“We needed to have this conversation among ourselves. We needed to know who we are,” Withiam said. “So, we developed the welcoming and affirming statement. … It was the least we could do, the most basic thing. We were compelled to do the thing that was available. If not, then what do we stand for?”

The Lansing congregation joins more than 1,000 other United Methodist groups, including classes, congregations, campus ministries, annual conferences and the entire western jurisdiction of the denomination in making a public statement that they welcome, affirm and celebrate people of all sexual orientations and gender identities at all levels of their community, including participation, membership and leadership positions.

In Brief:

Cookies and Carols

Cookies and Carols will be Monday, Dec. 2 at 6:30 p.m., in the Middle School auditorium. There will be raffles for valuable prizes including local area restaurant gift cards, sports tickets, holiday items and more.

Come hear music by the Third and Fourth Grade Chorus, Middle School Holiday Band and the High School Show Choir while enjoying holiday cookies and beverages.

To buy tickets or help by bringing cookies or volunteering the day of the event, go to (Please no nuts or nut spreads.)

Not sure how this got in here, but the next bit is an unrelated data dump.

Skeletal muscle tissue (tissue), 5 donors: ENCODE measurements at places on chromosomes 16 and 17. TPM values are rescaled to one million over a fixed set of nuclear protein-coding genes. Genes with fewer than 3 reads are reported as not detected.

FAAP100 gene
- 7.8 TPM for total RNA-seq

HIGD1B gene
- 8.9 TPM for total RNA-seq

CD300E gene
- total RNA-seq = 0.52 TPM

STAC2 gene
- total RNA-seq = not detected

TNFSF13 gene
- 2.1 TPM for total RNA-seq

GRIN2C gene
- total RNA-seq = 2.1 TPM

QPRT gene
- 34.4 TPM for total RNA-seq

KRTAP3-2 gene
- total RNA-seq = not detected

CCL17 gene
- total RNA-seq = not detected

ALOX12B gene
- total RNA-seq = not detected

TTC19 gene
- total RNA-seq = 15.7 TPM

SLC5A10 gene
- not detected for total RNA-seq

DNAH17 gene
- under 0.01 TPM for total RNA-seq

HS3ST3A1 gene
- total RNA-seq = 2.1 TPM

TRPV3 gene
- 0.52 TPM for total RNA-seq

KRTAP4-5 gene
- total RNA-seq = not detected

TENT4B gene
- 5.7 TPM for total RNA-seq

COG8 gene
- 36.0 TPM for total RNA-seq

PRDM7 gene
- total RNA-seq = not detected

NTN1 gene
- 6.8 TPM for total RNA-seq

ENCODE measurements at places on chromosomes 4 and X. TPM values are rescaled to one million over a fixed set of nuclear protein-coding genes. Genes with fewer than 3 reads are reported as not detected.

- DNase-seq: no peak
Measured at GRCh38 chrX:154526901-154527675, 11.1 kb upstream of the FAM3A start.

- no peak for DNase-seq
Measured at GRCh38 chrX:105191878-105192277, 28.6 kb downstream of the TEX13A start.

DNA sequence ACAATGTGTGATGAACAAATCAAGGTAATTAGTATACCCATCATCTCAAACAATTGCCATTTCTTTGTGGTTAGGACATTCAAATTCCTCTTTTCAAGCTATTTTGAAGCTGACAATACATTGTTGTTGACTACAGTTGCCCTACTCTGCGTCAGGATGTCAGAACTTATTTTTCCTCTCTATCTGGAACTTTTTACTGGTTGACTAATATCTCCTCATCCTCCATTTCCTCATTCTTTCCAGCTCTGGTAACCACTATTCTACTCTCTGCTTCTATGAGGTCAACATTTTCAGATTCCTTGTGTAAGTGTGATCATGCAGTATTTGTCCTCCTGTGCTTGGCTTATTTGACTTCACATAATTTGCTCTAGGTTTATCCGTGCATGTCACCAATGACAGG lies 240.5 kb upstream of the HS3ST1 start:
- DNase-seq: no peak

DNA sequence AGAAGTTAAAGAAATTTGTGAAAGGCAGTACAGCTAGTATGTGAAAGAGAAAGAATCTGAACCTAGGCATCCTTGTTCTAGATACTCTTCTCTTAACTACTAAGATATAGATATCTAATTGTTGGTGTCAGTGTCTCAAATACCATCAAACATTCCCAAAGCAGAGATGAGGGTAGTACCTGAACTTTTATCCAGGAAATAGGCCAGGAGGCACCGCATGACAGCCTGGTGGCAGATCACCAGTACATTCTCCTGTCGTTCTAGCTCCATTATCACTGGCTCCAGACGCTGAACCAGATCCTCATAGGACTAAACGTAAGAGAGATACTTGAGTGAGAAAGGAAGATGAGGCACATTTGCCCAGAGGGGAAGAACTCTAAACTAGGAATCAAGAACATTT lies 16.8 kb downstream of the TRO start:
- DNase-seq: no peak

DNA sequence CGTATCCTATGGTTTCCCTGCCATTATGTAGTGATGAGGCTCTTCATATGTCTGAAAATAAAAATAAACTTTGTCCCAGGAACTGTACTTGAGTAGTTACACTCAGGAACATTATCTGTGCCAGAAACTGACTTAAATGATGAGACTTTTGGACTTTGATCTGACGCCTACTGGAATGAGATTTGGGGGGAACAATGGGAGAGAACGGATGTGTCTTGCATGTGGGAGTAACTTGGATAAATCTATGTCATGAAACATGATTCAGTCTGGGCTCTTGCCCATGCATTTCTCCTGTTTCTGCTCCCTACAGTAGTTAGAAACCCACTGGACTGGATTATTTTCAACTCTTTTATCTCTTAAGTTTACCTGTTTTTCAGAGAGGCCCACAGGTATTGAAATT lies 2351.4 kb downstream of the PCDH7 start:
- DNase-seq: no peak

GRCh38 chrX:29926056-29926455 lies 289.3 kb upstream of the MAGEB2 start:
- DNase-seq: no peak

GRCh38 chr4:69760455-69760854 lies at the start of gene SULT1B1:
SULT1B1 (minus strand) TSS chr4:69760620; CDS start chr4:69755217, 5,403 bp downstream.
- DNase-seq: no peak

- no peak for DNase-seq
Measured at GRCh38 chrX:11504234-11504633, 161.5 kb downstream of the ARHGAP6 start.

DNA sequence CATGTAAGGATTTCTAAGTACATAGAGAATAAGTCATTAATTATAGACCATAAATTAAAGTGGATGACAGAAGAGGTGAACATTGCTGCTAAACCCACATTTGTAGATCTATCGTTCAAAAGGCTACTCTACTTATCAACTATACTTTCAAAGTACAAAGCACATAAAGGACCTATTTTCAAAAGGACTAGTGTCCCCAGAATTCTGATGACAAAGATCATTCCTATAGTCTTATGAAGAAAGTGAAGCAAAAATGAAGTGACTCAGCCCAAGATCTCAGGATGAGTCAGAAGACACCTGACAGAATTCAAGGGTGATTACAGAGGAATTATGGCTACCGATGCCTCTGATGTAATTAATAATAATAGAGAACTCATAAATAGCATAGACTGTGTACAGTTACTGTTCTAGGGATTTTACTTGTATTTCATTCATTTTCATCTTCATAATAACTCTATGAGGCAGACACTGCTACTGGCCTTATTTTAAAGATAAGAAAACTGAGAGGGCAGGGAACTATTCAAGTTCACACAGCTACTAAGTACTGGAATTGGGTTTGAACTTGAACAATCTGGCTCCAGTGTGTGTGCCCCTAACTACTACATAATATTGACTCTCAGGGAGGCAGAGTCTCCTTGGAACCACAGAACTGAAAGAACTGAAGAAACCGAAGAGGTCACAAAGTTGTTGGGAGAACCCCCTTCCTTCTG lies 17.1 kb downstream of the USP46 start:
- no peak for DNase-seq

Cookies and Carols is LTAPA’s biggest fundraiser of the year, helping pay for theater and musicians’ needs such as microphones, curtains, lights, scholarships and trips.

North Lansing Fire Auxiliary Pancake Breakfast

The North Lansing Fire Auxiliary will hold a pancake breakfast on Dec. 1 at the North Lansing Fire Hall, 1189 Auburn Rd. All-you-can-eat pancakes, French toast, sausage patties, hash browns, coffee, tea and hot chocolate will be served from 7:30 to 11 a.m. Adult tickets will be $7, Children 6-12 $4, 5 and under free. For more information, contact Jessie at 607-280-6616.

Library’s Artisan Fair Announced

The 11th Annual Lansing Artisan Fair will be held Friday, Dec. 6, from 3 to 6 p.m. and Saturday, Dec. 7, from 10 a.m. to 4 p.m. at the Lansing Community Library and the Lansing Community Center.

More than 20 local artisans will be selling handicrafts, including jewelry and accessories, home decor, gourmet goodies, sustainable clothing, holiday bling and much more. Enjoy a free treat and hot beverage while shopping. Part of the proceeds benefit the Friends of Lansing Community Library.

Ithaca Orchestra plays Middle School

The Ithaca Community Orchestra, under the direction of Dr. Madeline Schatz-Harris, will present a concert titled “Classical Meets Jazz” on Dec. 14 at 4 p.m. in the Lansing Middle School Auditorium.

This concert will feature piano soloist Dr. Andrea Merrill performing Gershwin’s “Rhapsody in Blue.” In addition, Dr. Schatz-Harris will lead the orchestra in the East Coast Premiere of Henry Wolking’s “Powell Canyons.” And finally, the orchestra will perform Selections from “West Side Story,” led by assistant conductor Aaron Burgess.

The public is invited to attend a reception held directly after the concert. A recommended donation of $7 will be accepted at the door, and children are admitted free of charge.